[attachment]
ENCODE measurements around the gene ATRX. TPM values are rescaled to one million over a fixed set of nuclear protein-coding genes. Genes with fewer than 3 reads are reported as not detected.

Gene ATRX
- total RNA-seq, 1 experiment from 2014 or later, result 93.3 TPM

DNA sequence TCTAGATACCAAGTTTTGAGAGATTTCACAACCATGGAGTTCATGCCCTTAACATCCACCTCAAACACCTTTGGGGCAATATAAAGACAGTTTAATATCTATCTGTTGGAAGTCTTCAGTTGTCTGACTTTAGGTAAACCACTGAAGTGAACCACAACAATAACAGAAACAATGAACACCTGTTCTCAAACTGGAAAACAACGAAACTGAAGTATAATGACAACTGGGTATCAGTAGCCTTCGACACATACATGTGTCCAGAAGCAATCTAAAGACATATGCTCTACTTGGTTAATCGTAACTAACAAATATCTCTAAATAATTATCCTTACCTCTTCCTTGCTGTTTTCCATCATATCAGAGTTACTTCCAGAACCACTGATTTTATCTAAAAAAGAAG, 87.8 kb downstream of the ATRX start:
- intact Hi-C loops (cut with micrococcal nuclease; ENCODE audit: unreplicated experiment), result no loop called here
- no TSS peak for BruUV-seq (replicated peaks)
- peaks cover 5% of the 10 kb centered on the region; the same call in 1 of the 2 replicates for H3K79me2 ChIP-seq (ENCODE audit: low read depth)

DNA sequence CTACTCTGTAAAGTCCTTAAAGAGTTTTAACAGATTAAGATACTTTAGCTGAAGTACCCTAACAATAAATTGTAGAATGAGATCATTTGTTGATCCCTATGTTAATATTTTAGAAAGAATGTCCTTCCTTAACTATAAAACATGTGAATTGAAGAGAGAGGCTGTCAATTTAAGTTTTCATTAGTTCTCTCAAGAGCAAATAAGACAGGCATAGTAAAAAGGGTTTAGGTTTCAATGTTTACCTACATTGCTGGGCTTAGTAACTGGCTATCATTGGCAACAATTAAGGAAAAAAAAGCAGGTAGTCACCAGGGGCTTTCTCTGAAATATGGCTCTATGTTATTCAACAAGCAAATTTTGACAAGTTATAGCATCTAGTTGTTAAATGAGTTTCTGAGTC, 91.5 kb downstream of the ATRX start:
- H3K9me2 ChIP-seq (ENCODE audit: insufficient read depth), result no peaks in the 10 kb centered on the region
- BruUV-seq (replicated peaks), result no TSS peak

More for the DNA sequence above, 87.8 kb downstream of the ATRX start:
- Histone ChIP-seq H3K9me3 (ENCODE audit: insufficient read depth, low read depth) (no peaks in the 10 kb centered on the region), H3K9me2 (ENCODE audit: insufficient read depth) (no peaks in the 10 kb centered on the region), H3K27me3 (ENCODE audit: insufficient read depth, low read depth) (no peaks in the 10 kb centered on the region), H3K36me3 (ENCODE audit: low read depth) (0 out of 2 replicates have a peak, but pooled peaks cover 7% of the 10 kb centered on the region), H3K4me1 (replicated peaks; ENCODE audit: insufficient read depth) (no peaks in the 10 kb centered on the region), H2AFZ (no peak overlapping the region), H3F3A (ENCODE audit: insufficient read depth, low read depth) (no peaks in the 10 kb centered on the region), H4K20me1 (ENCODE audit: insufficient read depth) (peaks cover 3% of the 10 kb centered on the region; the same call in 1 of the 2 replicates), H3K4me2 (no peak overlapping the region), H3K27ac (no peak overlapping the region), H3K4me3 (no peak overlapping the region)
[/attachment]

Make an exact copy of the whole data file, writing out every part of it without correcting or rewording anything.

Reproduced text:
ENCODE measurements around the gene ATRX. TPM values are rescaled to one million over a fixed set of nuclear protein-coding genes. Genes with fewer than 3 reads are reported as not detected.

Gene ATRX
- total RNA-seq, 1 experiment from 2014 or later, result 93.3 TPM

DNA sequence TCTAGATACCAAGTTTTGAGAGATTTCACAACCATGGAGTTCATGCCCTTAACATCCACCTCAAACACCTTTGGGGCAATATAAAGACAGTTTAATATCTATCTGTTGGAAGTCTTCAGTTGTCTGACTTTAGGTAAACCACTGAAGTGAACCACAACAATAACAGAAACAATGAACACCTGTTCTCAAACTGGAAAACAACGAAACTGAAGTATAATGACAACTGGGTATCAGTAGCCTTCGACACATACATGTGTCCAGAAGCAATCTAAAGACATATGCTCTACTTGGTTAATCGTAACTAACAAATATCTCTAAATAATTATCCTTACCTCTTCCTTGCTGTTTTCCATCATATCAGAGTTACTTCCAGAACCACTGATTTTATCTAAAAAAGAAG, 87.8 kb downstream of the ATRX start:
- intact Hi-C loops (cut with micrococcal nuclease; ENCODE audit: unreplicated experiment), result no loop called here
- no TSS peak for BruUV-seq (replicated peaks)
- peaks cover 5% of the 10 kb centered on the region; the same call in 1 of the 2 replicates for H3K79me2 ChIP-seq (ENCODE audit: low read depth)

DNA sequence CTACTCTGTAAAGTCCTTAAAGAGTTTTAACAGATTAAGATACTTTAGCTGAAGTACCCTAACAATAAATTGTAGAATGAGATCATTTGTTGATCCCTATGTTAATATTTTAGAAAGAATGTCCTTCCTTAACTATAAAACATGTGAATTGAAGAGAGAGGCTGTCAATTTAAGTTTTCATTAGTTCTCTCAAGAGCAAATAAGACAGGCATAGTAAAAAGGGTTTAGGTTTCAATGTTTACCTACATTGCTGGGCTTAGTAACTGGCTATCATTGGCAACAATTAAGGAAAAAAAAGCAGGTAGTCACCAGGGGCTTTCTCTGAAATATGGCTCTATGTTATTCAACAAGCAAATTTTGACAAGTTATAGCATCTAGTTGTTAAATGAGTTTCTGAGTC, 91.5 kb downstream of the ATRX start:
- H3K9me2 ChIP-seq (ENCODE audit: insufficient read depth), result no peaks in the 10 kb centered on the region
- BruUV-seq (replicated peaks), result no TSS peak

More for the DNA sequence above, 87.8 kb downstream of the ATRX start:
- Histone ChIP-seq H3K9me3 (ENCODE audit: insufficient read depth, low read depth) (no peaks in the 10 kb centered on the region), H3K9me2 (ENCODE audit: insufficient read depth) (no peaks in the 10 kb centered on the region), H3K27me3 (ENCODE audit: insufficient read depth, low read depth) (no peaks in the 10 kb centered on the region), H3K36me3 (ENCODE audit: low read depth) (0 out of 2 replicates have a peak, but pooled peaks cover 7% of the 10 kb centered on the region), H3K4me1 (replicated peaks; ENCODE audit: insufficient read depth) (no peaks in the 10 kb centered on the region), H2AFZ (no peak overlapping the region), H3F3A (ENCODE audit: insufficient read depth, low read depth) (no peaks in the 10 kb centered on the region), H4K20me1 (ENCODE audit: insufficient read depth) (peaks cover 3% of the 10 kb centered on the region; the same call in 1 of the 2 replicates), H3K4me2 (no peak overlapping the region), H3K27ac (no peak overlapping the region), H3K4me3 (no peak overlapping the region)